The long-term changes described by Shutt are characteristic of transitions in the techno-economic paradigm (see Perez 2002) when the core technologies underlying the economic system undergo a fundamental change, such as from the age of steam and coal to the internal combustion engine and electricity and now to the information age. The old sets of skills are devalued and new skills are required. But since the re-investment in new 'human capital' takes much longer, an increase in structural unemployment results. Shutt does not identify this phenomenon in these terms. But he correctly identifies a new feature, i.e. reduced demand for investment in physical capital with reduced incremental capital/output ratios. The other feature is that computers and new software systems are significantly raising productivity in service operations and even managerial activity which reduces employment and flattens managerial hierarchies. 

These trends are seen not just in Europe, Japan and the United States, but all over the world. This is one reason why globalization with its intensified drive for higher productivity in all production and service operations that are internationally competitive, is so unpopular: unemployment rises along with productivity. Even in fast growing China where East Asian-style productivity growth is transforming millions of rural folk into industrial workers on a scale not seen before in history, there is rising frustration directed against the Party leadership. In the drive for productivity the social support system of the 'iron rice bowl' has been removed; the least skilled and least capable workers are thrown on the scrap heap to roam around its big cities, vainly looking for  work.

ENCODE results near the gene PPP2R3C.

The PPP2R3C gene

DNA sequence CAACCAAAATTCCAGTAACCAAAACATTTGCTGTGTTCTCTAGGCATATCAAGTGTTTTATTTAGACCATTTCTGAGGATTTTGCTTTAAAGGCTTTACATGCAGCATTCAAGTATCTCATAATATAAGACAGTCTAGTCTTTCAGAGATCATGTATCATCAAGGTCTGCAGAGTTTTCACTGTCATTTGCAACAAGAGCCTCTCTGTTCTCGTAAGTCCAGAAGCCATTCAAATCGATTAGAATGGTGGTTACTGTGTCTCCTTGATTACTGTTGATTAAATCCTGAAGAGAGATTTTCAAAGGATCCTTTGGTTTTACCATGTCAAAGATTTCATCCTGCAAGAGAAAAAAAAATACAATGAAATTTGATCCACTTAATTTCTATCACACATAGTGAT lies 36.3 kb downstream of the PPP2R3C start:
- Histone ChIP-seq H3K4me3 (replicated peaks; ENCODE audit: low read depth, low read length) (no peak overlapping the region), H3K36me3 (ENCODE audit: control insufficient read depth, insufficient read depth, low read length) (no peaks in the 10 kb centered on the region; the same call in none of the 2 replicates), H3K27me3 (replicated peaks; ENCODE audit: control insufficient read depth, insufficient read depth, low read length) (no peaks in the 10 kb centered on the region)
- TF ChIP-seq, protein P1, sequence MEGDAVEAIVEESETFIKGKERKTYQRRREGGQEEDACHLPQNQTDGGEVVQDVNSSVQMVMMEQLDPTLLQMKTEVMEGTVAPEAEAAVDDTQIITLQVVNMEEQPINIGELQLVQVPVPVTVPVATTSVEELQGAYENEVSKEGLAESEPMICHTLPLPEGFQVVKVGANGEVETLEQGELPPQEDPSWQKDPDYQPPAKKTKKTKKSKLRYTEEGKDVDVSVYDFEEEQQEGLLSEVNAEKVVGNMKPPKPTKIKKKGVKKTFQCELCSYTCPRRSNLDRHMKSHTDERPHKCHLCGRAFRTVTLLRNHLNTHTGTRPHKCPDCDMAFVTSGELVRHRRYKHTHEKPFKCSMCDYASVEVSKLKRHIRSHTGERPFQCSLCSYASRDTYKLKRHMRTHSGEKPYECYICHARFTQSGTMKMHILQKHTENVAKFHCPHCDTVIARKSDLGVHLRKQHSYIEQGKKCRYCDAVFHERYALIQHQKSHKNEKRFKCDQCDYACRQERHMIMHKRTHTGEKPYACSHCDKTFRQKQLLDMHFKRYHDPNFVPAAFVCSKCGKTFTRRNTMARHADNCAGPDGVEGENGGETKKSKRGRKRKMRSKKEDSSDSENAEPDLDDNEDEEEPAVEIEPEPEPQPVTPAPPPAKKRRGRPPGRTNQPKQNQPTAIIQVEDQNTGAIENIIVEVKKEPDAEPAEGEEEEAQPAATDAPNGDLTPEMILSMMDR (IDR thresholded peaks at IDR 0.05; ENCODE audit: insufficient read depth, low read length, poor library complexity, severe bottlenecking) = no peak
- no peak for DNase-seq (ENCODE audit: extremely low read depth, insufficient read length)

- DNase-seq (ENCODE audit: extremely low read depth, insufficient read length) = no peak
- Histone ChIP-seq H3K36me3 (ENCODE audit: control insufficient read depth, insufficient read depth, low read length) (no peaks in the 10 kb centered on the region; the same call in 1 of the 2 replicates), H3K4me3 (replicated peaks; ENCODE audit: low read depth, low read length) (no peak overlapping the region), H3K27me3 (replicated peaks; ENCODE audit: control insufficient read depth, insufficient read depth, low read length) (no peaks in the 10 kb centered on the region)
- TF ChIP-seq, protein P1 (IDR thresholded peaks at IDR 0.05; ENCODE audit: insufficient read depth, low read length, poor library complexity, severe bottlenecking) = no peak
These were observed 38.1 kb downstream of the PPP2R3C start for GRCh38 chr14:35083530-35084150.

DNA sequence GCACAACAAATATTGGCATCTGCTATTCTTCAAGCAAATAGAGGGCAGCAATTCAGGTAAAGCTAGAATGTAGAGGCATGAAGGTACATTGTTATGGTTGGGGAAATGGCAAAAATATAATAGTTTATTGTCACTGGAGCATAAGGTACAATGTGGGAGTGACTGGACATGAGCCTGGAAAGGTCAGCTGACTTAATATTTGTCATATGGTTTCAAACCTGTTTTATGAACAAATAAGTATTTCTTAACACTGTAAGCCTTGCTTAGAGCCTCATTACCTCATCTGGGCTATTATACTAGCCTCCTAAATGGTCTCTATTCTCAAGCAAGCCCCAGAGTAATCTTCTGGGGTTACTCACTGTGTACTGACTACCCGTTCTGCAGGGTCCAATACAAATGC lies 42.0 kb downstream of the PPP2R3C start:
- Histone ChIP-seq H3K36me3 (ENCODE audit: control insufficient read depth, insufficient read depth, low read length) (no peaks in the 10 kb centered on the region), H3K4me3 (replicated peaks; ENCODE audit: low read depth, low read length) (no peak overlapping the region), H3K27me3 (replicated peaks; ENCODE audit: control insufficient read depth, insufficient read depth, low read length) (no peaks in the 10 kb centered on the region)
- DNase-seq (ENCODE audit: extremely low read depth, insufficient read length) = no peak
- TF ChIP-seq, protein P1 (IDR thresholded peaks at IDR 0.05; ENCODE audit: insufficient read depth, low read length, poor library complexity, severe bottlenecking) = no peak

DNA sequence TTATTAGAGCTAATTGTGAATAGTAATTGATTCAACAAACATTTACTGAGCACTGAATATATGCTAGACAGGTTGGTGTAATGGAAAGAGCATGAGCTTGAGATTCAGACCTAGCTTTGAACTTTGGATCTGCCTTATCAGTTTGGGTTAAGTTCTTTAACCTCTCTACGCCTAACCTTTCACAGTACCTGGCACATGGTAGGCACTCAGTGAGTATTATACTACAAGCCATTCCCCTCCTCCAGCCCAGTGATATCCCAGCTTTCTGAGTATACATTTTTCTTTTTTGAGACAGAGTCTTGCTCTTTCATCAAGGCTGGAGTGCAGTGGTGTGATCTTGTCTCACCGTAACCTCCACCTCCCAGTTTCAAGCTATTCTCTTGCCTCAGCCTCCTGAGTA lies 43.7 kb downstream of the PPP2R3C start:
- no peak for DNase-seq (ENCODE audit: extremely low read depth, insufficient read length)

The glut of financial capital

A central problem is that capitalism does not smoothly move from the initial phase of a transition in the techno-economic paradigm (a concept that is not clearly identified by Shutt) to a later and more mature phase in which rapid economic growth and increasing education and training lead to rising employment and even an excess demand for immigration. In the previous transition, the new technologies that were introduced in the early 20th century coalesced into a mature phase of high demand for labor only after 1945. This was preceded by social chaos, systemic breakdown in the worldwide depression of the 1930 and the second world war, which eventually cleared the economic and social ground for the new techno-economic paradigm to establish foundations that were resilient.

Of course, conditions were vastly different at that time: capitalism had been in political crisis from the First World War itself and the Russian Revolution; liberation struggles had broken out in most of the colonial world and the legitimacy of capitalism was threatened by the worldwide rise of interest in socialism. It is well understood today that capitalism survived the social-political crisis mainly because working people in Europe, North America and even in the colonies, saw the need to join with the ruling classes in the struggle against fascism and also because the barbaric nature of Stalinism effectively killed any interest in moving towards similar political experiments. Stalinism remained attractive only in emerging Third World revolutions where a new class of Jacobinist radical intellectuals seized state power and created authoritarian political systems which paid lip service to socialism but recreated medieval-style autocracies.